Knowing what to do when you don’t know what to do

independenceAs I read the authors words I realised their relevance. I consider myself to be pretty good at learning things. I have an inquisitive mind and also possess the skills to be able to find out new information. I also realised that I possess something much more valuable – resilience. If I don’t quite understand something I will stick at it and find a way to make sure that I do. I then realised that I only developed these skills in adulthood. Upon leaving school and, to a lesser extent, through my time at university I was pretty inconsistent in my approach to learning. It would seem that I had to actually leave education in order to learn how to learn! I’m certain many reading this will have had a similar experience. Most of us spend out lives refining our own learning processes through a kind of ‘trail-and-error’ process – what works for us we continue to use and what doesn’t work we discard. But is there anything we can do as teachers to speed this process along? How can we help you people to develop more effective learning skills and a degree of resilience that will allow them to become effective lifelong learners?

It would seem that I actually had to leave education to learn how to learn

I have recently been thinking about independent learning strategies in preparation for a presentation I am due to deliver at a national subject conference. I have made a list of potential independent learning strategies for delegates to discuss and have included this list below.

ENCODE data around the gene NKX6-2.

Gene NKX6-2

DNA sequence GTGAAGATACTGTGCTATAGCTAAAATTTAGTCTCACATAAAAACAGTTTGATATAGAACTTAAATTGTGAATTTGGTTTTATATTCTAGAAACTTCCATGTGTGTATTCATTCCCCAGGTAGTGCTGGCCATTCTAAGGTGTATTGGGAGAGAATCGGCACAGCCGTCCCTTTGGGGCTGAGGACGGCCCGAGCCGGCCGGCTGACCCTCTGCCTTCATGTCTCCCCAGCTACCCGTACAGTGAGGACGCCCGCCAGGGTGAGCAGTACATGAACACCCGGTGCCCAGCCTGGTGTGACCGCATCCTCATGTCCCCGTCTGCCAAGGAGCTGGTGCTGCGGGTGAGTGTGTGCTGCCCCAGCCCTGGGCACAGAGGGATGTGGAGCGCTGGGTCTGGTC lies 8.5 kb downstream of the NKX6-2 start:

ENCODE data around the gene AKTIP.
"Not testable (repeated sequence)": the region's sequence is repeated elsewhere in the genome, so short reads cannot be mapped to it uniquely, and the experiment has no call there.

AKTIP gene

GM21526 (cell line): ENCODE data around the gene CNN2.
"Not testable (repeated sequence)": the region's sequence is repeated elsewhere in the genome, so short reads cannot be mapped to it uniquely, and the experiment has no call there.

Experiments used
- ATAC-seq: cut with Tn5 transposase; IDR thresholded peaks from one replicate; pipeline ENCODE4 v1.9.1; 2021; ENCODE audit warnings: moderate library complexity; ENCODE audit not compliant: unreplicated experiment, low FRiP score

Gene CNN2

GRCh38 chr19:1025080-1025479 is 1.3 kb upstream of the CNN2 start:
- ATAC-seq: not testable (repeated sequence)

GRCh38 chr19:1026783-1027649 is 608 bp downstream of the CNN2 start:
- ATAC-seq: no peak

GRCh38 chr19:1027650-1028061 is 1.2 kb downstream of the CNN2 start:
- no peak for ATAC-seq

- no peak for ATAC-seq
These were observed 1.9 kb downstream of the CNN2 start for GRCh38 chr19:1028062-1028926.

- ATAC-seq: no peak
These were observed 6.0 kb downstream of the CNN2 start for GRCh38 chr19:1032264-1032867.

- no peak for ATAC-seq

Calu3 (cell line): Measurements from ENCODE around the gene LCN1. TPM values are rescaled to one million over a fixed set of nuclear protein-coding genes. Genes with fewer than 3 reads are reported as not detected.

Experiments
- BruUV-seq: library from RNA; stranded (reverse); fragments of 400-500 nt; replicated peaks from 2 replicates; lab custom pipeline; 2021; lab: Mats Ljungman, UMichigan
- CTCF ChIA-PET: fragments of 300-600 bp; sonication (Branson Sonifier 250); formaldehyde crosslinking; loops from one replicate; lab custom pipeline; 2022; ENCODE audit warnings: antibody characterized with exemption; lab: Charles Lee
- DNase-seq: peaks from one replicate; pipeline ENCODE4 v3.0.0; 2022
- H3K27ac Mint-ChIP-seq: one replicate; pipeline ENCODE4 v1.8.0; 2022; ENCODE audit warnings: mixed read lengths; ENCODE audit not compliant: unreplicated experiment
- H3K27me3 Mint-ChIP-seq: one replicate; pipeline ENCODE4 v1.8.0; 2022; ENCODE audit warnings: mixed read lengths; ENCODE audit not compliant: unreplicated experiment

Please feel free to add any strategies that you have employed successfully with your students

Silent lessons – divide them into groups and put all of the lesson instructions onto the board. Students have to follow the instructions and solve problems themselves

Silent debate – give each group/pair a large sheet of paper. Teacher poses a question and students have a written debate on the sheet of paper.

Fish Bowl – a small group of students demonstrates or explains something to a larger group of students

Think Aloud – students are grouped and given a piece of text alongside some questions. One student reads the text whilst the others stop them to discuss as the answers to the questions become apparent from the text

Group Presentations – ask students to conduct some research on a topic and then feed this back to the rest of the class by presenting their findings

Give them a choice – provide students with a choice about how or what they complete in a lesson.

Problem Based Learning – provide students with a problem to solve. Students work in groups to establish what they already know, what they need to know and how they will access this new information

Go beyond the classroom – develop a culture where students willingly engage with your subject outside of their lessons (in addition/conjunction with homework). This could be through the use of news articles, books, video clips etc…..